It was a divine revelation that got Bill Henrickson into trouble in the first place, revealing to this prosperous Mormon family man the importance of the principle of plural marriage. So it stands to reason that after losing almost everything in defending that principle, it would be a divine revelation that gets him out of trouble--showing him the ultimate compatibility of women's equality and polygamy. Just before he dies unexpectedly of a gunshot wound, he asks his first wife Barb, who was chafing all season under the principle's sexism, for a blessing--and thereby gives her his blessing to serve as the priesthood holder in the church he founded. He dies not only peacefully, but joyfully, certain that he will eventually be reunited on the other side of the veil with all his beloved family members.One would be tempted to see this second revelation, just minutes before the series concludes, as, well, a deus ex machina ending. In the context of this narrative, however, it is not, at least in the pejorative sense In fact, it simply is a variation on Mormon history. Joseph Smith claimed to receive a revelation legitimating the practice of polygamy on July 17, 1831. Over the next several decades both the Mormon Church and the practice of polygamy became stronger in Utah and surrounding areas. In the early 1960's, however, the U.S. Congress began to pass stringent anti-bigamy legislation, the enforcement of which became more and more unyielding and brutal. Faced with the dissolution of his society and his church, on September 24, 1890, Mormon President Woodruff published his manifesto, generally treated as a revelation by the community, revoking permission for Mormons to practice polygamy.So I was basically right. And if you run into me at the Catholic Theological Society of America meeting this June. I'd be happy to read your palm--ten cents.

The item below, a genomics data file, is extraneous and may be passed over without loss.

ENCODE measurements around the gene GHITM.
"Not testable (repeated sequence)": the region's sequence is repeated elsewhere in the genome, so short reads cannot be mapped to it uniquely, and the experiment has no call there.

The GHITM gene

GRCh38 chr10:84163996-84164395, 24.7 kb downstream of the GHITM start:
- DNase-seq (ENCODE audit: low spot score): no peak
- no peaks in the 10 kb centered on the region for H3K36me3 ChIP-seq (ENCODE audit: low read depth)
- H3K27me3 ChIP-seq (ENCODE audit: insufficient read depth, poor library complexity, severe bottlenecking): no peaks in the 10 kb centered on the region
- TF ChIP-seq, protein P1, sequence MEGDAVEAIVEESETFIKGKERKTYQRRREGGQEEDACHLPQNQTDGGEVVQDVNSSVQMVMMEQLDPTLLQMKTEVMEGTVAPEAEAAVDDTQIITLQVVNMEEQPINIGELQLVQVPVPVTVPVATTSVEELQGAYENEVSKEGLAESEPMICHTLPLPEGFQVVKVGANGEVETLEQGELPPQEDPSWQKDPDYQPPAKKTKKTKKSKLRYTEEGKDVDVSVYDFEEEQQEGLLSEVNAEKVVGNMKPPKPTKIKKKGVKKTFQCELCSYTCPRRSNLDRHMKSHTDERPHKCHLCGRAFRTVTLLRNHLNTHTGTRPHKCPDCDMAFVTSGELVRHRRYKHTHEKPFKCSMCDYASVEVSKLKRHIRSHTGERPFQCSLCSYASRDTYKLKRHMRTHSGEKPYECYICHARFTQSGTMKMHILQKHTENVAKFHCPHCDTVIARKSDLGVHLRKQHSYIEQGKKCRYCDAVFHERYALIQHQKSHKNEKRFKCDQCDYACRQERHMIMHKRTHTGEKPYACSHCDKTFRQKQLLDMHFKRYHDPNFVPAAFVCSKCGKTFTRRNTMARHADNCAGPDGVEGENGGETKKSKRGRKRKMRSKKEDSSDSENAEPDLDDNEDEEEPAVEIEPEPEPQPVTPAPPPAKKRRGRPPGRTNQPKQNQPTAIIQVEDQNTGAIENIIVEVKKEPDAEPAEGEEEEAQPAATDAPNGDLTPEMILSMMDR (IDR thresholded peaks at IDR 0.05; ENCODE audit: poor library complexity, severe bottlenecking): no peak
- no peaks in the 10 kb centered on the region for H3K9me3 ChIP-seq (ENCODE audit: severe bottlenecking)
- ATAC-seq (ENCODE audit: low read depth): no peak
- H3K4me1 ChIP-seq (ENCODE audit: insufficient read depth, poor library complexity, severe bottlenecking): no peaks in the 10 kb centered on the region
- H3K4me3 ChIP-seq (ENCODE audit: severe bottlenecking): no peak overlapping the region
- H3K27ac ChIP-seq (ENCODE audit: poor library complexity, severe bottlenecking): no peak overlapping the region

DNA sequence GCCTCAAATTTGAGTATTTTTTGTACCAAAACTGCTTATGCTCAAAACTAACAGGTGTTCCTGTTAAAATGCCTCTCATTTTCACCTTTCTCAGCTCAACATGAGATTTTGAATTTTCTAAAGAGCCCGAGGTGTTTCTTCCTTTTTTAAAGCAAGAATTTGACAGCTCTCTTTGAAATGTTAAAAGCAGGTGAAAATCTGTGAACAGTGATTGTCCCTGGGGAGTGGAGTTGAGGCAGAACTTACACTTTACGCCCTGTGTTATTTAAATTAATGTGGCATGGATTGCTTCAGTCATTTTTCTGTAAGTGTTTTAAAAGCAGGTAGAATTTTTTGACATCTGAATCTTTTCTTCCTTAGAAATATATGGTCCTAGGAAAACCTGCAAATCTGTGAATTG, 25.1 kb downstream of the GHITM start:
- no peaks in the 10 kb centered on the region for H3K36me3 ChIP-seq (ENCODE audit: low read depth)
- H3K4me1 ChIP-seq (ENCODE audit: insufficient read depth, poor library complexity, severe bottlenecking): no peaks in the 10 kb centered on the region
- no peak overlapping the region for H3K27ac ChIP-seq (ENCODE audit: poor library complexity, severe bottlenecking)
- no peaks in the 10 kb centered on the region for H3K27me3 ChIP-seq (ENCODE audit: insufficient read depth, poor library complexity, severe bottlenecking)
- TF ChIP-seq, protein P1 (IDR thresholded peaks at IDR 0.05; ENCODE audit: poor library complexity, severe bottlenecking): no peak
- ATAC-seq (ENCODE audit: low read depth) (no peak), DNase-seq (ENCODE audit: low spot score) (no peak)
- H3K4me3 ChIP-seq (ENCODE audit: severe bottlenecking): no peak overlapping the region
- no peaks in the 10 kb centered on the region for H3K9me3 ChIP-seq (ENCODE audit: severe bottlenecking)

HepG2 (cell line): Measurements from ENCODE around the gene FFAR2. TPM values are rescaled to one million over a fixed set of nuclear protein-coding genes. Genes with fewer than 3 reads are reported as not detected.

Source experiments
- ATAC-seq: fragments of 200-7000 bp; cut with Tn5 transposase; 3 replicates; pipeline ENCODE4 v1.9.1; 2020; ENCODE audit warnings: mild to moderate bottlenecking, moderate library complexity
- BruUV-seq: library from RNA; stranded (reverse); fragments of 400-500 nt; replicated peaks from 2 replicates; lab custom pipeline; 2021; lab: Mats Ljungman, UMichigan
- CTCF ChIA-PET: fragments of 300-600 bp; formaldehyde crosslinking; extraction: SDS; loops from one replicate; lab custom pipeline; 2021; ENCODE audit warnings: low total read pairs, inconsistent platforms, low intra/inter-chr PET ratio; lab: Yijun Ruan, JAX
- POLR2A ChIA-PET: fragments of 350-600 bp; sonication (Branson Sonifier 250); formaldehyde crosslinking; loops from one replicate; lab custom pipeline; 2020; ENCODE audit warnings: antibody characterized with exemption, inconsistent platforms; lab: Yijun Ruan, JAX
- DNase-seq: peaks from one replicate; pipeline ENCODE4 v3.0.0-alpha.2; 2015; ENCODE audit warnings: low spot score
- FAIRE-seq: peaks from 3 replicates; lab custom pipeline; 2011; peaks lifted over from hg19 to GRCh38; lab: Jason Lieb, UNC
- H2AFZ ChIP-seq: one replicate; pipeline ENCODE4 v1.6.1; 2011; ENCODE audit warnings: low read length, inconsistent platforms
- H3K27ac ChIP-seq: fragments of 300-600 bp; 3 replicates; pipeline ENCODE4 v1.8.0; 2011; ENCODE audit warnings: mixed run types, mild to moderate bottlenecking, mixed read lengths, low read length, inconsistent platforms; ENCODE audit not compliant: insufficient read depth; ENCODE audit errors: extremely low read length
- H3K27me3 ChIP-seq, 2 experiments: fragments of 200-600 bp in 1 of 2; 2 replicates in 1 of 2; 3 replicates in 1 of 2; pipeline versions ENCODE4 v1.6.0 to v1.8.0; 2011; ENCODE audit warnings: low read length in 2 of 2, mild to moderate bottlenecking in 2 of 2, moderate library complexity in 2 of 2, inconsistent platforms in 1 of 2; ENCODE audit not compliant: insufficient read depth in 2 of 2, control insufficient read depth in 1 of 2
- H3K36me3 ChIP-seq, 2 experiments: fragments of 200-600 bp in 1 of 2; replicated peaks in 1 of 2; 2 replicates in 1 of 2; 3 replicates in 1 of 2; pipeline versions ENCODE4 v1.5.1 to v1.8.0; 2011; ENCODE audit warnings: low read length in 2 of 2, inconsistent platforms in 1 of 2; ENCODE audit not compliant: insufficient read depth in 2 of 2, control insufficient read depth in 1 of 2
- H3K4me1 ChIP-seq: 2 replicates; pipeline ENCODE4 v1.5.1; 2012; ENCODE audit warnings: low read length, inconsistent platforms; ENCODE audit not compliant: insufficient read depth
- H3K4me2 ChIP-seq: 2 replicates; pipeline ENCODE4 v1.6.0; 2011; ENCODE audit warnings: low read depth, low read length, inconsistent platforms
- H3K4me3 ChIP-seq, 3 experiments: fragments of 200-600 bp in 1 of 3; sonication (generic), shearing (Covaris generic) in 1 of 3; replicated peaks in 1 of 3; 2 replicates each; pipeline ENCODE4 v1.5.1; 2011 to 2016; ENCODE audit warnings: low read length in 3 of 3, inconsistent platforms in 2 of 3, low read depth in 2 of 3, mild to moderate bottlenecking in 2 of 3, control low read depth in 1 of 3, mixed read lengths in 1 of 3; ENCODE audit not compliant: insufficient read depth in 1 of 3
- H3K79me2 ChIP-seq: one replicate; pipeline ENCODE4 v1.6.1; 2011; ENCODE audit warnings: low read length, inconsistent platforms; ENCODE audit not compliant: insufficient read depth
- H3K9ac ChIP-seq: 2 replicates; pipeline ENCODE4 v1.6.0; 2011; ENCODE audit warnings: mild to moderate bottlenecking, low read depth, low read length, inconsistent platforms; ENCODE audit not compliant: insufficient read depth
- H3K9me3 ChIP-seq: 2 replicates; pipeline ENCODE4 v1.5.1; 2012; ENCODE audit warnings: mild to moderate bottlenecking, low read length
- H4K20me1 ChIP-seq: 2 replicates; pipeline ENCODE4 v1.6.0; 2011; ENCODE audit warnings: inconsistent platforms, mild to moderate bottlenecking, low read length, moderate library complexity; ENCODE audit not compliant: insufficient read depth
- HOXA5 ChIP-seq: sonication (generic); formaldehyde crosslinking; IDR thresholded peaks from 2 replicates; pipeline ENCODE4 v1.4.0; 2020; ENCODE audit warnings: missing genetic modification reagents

Cathleen Kaveny is the Darald and Juliet Libby Professor in the Theology Department and Law School at Boston College.

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